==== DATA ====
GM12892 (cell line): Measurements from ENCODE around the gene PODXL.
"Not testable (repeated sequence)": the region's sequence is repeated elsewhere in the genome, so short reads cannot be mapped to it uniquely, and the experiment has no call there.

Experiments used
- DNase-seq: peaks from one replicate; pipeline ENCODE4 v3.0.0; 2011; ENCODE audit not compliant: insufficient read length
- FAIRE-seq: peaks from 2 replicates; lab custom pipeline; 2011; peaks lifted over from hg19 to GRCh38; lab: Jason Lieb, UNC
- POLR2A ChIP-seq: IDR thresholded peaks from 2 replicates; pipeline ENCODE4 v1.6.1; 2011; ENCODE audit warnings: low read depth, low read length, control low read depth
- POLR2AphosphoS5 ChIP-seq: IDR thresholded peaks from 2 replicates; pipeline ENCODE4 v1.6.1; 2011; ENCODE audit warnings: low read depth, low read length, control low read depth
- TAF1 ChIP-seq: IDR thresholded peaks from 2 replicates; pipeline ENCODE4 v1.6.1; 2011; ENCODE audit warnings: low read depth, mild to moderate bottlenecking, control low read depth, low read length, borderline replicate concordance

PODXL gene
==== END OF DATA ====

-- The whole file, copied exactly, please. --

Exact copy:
GM12892 (cell line): Measurements from ENCODE around the gene PODXL.
"Not testable (repeated sequence)": the region's sequence is repeated elsewhere in the genome, so short reads cannot be mapped to it uniquely, and the experiment has no call there.

Experiments used
- DNase-seq: peaks from one replicate; pipeline ENCODE4 v3.0.0; 2011; ENCODE audit not compliant: insufficient read length
- FAIRE-seq: peaks from 2 replicates; lab custom pipeline; 2011; peaks lifted over from hg19 to GRCh38; lab: Jason Lieb, UNC
- POLR2A ChIP-seq: IDR thresholded peaks from 2 replicates; pipeline ENCODE4 v1.6.1; 2011; ENCODE audit warnings: low read depth, low read length, control low read depth
- POLR2AphosphoS5 ChIP-seq: IDR thresholded peaks from 2 replicates; pipeline ENCODE4 v1.6.1; 2011; ENCODE audit warnings: low read depth, low read length, control low read depth
- TAF1 ChIP-seq: IDR thresholded peaks from 2 replicates; pipeline ENCODE4 v1.6.1; 2011; ENCODE audit warnings: low read depth, mild to moderate bottlenecking, control low read depth, low read length, borderline replicate concordance

PODXL gene